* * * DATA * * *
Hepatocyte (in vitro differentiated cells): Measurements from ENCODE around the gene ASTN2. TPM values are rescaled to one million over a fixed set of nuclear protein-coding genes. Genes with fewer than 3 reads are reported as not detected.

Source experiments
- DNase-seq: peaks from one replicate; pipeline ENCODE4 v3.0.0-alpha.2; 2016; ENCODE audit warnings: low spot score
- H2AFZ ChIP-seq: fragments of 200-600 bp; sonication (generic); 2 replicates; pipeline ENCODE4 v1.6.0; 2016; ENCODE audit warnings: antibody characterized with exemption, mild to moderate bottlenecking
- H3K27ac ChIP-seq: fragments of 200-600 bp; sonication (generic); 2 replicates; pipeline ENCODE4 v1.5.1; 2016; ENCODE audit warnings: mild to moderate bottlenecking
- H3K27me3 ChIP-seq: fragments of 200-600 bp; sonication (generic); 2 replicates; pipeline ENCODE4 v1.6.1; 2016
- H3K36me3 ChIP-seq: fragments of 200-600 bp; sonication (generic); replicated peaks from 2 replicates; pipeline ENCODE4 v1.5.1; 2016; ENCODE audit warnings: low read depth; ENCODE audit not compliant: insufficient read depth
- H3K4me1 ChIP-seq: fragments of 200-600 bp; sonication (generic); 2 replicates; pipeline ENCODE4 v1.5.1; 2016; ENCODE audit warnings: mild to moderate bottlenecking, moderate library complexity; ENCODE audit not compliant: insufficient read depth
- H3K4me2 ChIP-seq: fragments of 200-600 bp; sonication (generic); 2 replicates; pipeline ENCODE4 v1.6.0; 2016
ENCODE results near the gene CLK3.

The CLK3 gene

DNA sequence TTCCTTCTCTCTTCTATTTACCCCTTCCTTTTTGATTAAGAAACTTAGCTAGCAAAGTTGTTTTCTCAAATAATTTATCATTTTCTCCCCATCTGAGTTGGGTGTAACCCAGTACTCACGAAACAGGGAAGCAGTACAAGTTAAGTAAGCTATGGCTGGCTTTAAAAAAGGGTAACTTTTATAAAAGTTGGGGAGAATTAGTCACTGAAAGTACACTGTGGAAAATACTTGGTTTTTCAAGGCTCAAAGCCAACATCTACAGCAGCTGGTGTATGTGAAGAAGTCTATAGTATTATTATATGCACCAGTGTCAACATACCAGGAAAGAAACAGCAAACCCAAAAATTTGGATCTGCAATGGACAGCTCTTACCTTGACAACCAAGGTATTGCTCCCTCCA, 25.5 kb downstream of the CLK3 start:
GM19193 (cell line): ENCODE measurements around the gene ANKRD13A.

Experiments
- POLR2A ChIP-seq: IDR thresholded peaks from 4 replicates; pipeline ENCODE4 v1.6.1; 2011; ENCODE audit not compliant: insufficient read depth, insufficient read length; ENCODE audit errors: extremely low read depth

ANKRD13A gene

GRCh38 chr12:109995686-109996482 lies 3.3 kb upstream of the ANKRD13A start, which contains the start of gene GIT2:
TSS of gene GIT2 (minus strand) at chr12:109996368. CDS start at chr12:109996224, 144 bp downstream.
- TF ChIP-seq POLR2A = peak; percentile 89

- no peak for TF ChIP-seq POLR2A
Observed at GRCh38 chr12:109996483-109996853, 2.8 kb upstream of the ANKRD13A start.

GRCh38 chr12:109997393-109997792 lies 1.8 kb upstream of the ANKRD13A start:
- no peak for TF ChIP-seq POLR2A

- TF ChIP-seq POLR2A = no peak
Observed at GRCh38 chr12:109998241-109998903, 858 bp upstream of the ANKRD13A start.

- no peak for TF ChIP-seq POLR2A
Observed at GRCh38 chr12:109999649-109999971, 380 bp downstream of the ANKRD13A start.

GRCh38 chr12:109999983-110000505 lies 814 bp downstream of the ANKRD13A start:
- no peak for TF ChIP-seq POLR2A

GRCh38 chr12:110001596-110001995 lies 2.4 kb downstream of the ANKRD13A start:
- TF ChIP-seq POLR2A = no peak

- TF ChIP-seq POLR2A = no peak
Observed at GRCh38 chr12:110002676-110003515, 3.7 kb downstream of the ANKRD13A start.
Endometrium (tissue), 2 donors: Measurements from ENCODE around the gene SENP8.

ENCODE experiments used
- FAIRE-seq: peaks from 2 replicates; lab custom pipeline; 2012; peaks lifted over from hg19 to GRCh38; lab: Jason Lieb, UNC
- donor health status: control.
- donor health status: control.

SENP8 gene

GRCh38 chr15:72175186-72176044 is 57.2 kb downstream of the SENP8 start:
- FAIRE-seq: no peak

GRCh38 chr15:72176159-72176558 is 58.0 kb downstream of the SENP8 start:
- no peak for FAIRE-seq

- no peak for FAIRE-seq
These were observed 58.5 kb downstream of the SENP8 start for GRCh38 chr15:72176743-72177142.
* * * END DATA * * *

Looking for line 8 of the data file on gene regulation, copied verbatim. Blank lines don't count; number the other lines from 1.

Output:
- H3K4me1 ChIP-seq: fragments of 200-600 bp; sonication (generic); 2 replicates; pipeline ENCODE4 v1.5.1; 2016; ENCODE audit warnings: mild to moderate bottlenecking, moderate library complexity; ENCODE audit not compliant: insufficient read depth